Featured Research

from universities, journals, and other organizations

Winking Star: First Step Of Earth-Like Planet Formation Observed

Date:
March 15, 2008
Source:
Wesleyan University
Summary:
For the first time, astronomers have observed the initial phase in the formation of an earth-like planet. Astronomers observed that a protoplanetary disk, or ring, around the binary star known as KH 15D, is composed of solid particles larger than what is usually observed in space. For hundreds of years, scientists have been theorizing that Earth-like planets form when gas and dust around a star get compressed into these disks and the material begins to coalesce into planets.

The binary stars orbit inside a protoplanetary disk or ring that extends out to roughly the size of Jupiter's orbit.
Credit: Image courtesy of Wesleyan University

For the first time, astronomers have observed the initial phase in the formation of an earth-like planet.

Related Articles


The discovery, highlighted in the March 13th issue of Nature, was documented by a team of astronomers led by William Herbst, the Van Vleck Professor of Astronomy professor at Wesleyan, and Catrina Hamilton PhD '03, professor of physics and astronomy at Dickinson College.

What Herbst and other astronomers on his team observed was that a protoplanetary disk, or ring, around the binary star known as KH 15D, is composed of solid particles larger than what is usually observed in space.

"For hundreds of years, scientists have been theorizing that Earth-like planets form when gas and dust around a star get compressed into these disks and the material begins to coalesce into planets. But until now we never had the ability to study this process in detail," Herbst said. "The unique geometry presented by KH 15D and the way the light was being reflected off the disk allowed us to get a good look at the structure of the disk .We were amazed at what we saw."

The disk orbiting KH 15D is at least the size of Jupiter's orbit and composed of sand-sized grains that have grown from microscopic-sized particles to form the larger grains. These grains are now approximately 1 mm in diameter, much larger than the tiny particles typically seen in space. This is also the characteristic size of "chondrules," small glassy spherules that are found in the most primitive solar system, the so-called carbonaceous chondrite meteorites.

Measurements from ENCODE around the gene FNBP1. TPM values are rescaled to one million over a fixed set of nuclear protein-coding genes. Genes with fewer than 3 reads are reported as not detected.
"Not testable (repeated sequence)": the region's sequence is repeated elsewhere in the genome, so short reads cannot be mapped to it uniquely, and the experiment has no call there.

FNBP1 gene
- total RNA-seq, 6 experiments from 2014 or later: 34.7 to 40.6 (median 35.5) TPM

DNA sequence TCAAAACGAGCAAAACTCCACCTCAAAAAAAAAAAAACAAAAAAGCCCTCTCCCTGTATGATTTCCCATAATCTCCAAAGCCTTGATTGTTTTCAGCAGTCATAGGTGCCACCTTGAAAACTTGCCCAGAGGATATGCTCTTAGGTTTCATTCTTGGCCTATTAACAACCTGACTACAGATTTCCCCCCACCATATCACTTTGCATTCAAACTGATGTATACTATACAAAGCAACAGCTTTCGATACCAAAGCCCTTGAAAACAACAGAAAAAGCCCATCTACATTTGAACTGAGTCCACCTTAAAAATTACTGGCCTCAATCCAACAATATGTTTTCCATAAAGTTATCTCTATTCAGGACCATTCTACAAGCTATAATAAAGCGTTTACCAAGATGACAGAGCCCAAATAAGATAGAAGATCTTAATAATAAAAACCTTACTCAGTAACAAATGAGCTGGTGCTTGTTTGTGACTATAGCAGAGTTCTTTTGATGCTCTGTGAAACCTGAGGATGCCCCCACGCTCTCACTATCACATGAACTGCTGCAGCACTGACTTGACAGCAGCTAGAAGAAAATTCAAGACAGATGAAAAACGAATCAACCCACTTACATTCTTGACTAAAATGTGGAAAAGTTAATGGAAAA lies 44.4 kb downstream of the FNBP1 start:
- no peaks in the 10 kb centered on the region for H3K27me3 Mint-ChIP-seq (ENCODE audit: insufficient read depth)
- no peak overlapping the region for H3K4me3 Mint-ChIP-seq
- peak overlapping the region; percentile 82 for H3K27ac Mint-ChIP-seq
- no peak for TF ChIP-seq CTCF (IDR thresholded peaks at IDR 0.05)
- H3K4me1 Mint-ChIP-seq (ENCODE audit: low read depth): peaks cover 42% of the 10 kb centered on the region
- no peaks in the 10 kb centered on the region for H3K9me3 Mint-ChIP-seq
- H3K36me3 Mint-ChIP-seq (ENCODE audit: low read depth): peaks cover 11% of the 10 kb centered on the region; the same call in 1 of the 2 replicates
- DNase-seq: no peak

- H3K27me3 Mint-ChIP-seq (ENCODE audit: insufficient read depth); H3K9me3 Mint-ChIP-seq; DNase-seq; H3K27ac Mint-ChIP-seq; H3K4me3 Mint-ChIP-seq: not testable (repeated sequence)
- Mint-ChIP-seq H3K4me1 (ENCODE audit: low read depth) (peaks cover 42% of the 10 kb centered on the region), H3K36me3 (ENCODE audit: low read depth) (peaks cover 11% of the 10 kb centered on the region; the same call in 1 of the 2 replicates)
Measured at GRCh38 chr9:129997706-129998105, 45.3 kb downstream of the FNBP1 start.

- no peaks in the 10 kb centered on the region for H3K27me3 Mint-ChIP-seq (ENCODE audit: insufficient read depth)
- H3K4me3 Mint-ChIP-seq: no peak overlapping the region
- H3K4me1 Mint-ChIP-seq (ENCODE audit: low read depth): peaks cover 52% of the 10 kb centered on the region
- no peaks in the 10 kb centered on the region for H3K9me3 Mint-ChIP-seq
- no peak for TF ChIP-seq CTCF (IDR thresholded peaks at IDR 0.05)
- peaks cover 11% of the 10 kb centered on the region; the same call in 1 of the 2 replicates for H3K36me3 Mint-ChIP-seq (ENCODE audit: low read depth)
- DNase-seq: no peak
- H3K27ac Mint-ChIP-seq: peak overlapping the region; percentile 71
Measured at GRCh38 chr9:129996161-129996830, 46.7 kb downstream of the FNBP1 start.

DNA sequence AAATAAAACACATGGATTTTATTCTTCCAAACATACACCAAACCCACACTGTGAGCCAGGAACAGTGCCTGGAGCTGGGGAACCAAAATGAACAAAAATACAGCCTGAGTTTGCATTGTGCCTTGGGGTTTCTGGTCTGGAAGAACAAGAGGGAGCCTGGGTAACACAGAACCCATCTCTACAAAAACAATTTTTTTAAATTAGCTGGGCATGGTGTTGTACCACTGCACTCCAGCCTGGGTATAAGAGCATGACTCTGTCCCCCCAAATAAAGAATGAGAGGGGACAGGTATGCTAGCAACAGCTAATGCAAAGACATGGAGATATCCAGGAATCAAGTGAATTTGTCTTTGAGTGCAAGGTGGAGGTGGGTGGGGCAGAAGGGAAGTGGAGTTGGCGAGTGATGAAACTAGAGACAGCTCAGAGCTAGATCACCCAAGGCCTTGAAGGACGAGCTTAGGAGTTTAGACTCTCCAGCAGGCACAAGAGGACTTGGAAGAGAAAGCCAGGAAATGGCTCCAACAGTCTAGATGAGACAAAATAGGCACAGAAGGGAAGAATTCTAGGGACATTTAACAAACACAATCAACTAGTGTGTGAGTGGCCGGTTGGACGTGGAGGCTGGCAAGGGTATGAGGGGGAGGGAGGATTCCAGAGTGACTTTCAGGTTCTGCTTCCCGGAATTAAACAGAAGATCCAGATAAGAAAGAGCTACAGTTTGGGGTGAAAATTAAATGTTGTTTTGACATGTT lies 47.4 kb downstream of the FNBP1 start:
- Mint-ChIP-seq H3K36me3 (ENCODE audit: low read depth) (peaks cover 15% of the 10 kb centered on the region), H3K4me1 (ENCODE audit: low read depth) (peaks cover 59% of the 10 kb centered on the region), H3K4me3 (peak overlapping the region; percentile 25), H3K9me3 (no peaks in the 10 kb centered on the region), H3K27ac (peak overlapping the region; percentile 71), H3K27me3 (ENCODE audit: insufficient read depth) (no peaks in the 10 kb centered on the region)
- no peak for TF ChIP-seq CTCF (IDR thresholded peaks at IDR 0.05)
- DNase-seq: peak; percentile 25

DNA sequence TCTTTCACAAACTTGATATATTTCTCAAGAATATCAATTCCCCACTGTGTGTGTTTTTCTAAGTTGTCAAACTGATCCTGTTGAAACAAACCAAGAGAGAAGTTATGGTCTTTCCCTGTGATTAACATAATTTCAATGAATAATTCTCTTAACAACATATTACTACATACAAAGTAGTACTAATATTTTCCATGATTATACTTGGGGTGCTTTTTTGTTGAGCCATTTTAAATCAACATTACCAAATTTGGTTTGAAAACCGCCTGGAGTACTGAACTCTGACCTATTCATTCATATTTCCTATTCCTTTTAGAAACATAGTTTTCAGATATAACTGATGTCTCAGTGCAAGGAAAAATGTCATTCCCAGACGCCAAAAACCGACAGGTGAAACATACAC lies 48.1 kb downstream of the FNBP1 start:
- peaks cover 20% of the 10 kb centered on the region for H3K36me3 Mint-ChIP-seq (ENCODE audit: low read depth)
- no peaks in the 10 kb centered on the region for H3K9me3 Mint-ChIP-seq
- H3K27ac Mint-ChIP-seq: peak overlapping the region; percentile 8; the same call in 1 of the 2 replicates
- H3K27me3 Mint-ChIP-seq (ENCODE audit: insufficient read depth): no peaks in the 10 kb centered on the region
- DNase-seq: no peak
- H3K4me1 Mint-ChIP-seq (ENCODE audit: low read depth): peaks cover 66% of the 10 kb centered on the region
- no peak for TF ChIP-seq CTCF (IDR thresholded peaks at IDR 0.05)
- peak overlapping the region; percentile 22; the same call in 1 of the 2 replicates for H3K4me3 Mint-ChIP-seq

The observations of the disk were made over several years using some of the largest telescopes in the world, including the 10-meter telescope of the W.M. Keck Observatory in Hawaii. More modest telescopes, including the one at Wesleyan University's Van Vleck observatory and the Maidanak Observatory in Uzbekistan, were also used in the study.

Located approximately 2,400 light years from earth and also known within the astronomical community as the "winking star," KH 15D was first documented in 1995 by Herbst and his then-graduate student Kristin Kearns. An ensuing Ph.D. thesis by Herbst student Catrina Hamilton, now on the faculty of Dickinson College, further solidified the importance of this star and brought it to the attention of the astronomical community. In 2004, two groups of astronomers on opposite coasts showed that KH 15D's winking was a result binary star with an orbiting period of 48.36 days within a large disk. The winking effect was generated as one of the stars alternately rose above and set below the disk.

What Herbst, Hamilton and the rest of the team observed recently is that the disk is slowly hiding the stars from view and putting them in a permanent state of faintness, though still visible by the reflection off the disk.

"Because of how the light is being reflected there are opportunities to make observations about the chemical composition of these sand-like particles," Herbst said. "That's very exciting because it opens up so many doors for new type of research on this disk."